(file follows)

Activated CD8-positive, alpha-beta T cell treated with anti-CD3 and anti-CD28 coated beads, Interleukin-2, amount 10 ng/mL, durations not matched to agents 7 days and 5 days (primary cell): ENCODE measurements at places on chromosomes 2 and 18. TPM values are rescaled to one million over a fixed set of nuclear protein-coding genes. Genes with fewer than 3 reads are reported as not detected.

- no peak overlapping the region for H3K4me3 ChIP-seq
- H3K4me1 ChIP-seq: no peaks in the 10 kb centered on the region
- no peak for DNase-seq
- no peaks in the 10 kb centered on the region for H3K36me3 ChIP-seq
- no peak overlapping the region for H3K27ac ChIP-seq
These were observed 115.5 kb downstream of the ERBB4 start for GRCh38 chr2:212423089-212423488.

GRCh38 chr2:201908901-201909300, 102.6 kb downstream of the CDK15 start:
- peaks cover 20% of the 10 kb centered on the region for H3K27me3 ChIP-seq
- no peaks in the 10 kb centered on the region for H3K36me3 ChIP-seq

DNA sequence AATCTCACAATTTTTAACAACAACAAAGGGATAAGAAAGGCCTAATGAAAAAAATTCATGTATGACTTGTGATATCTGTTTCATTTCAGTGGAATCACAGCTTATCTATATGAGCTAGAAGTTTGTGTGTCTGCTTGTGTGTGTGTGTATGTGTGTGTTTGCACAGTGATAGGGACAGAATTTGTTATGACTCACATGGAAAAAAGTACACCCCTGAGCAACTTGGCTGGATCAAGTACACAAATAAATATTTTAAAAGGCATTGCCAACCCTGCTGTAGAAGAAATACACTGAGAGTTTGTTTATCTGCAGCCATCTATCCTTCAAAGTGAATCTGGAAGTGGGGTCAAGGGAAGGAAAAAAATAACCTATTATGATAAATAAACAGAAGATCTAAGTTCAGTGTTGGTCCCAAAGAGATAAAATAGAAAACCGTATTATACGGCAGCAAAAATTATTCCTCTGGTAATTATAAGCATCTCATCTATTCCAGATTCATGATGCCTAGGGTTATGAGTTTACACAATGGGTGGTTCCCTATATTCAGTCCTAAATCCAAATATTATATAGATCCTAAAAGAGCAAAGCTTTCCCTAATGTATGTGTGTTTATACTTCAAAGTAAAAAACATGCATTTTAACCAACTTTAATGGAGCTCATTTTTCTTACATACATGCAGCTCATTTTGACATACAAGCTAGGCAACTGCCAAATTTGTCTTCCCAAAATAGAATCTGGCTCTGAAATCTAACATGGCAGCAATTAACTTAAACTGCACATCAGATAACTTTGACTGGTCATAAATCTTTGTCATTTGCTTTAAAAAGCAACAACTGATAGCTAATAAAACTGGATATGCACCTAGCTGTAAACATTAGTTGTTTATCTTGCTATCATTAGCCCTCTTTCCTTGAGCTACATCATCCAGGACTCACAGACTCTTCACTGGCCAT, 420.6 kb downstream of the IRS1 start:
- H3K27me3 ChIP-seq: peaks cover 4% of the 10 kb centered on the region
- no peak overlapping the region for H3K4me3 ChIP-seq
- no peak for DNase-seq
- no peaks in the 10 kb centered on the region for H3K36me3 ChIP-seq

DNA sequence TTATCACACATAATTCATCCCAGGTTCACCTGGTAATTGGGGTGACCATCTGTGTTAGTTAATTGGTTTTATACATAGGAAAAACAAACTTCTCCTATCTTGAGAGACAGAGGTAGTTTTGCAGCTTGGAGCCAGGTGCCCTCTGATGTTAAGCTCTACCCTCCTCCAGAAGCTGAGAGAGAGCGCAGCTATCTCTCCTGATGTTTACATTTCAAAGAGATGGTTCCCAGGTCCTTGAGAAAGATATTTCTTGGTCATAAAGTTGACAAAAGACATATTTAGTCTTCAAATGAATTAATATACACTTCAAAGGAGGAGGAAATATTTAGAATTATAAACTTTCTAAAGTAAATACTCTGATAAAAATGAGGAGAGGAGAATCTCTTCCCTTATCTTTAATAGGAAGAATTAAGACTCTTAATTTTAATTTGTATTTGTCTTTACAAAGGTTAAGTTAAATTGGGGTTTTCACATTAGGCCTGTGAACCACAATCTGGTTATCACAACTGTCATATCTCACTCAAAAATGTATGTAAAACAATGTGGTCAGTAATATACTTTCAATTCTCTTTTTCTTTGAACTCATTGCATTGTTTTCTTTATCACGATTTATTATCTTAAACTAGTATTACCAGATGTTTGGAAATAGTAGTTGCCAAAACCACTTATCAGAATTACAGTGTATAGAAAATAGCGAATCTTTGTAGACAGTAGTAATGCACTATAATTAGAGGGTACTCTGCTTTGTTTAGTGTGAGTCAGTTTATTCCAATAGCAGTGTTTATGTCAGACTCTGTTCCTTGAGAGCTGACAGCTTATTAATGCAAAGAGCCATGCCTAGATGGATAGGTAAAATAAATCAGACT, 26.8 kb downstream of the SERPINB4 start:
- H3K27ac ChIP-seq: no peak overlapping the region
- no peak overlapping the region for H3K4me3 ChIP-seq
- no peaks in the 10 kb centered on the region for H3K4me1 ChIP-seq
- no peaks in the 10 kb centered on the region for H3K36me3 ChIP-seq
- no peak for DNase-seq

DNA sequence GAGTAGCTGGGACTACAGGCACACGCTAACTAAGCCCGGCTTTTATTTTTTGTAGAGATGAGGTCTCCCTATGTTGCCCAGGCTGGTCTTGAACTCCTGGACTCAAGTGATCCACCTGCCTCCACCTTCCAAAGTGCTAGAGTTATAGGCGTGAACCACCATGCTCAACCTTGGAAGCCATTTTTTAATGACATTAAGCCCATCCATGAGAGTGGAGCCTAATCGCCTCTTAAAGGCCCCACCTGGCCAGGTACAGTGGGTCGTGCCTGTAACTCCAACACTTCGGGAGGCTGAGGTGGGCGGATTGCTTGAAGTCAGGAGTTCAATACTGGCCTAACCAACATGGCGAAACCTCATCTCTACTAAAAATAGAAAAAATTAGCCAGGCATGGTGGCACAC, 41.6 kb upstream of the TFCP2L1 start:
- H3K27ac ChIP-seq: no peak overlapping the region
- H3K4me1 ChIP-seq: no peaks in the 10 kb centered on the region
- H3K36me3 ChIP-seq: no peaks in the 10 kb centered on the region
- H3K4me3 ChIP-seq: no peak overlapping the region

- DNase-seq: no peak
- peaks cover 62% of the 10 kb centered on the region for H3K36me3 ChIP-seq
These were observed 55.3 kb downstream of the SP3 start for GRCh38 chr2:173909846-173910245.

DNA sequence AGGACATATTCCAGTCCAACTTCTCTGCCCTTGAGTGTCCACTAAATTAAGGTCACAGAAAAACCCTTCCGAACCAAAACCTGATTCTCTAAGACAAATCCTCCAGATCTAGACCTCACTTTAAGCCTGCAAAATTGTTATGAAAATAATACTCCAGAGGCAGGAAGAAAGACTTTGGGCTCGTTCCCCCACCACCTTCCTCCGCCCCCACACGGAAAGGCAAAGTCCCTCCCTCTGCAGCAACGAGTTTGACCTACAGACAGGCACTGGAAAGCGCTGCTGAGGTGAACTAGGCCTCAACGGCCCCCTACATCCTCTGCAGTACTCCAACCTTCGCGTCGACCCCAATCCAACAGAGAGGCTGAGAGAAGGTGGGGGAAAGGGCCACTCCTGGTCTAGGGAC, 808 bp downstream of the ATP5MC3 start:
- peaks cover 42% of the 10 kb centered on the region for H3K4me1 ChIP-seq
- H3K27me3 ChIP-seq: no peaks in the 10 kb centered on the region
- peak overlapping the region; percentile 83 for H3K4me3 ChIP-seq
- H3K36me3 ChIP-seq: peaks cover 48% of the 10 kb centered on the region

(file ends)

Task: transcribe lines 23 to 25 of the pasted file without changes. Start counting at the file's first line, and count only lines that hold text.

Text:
- H3K27ac ChIP-seq: no peak overlapping the region
- H3K4me1 ChIP-seq: no peaks in the 10 kb centered on the region
- H3K36me3 ChIP-seq: no peaks in the 10 kb centered on the region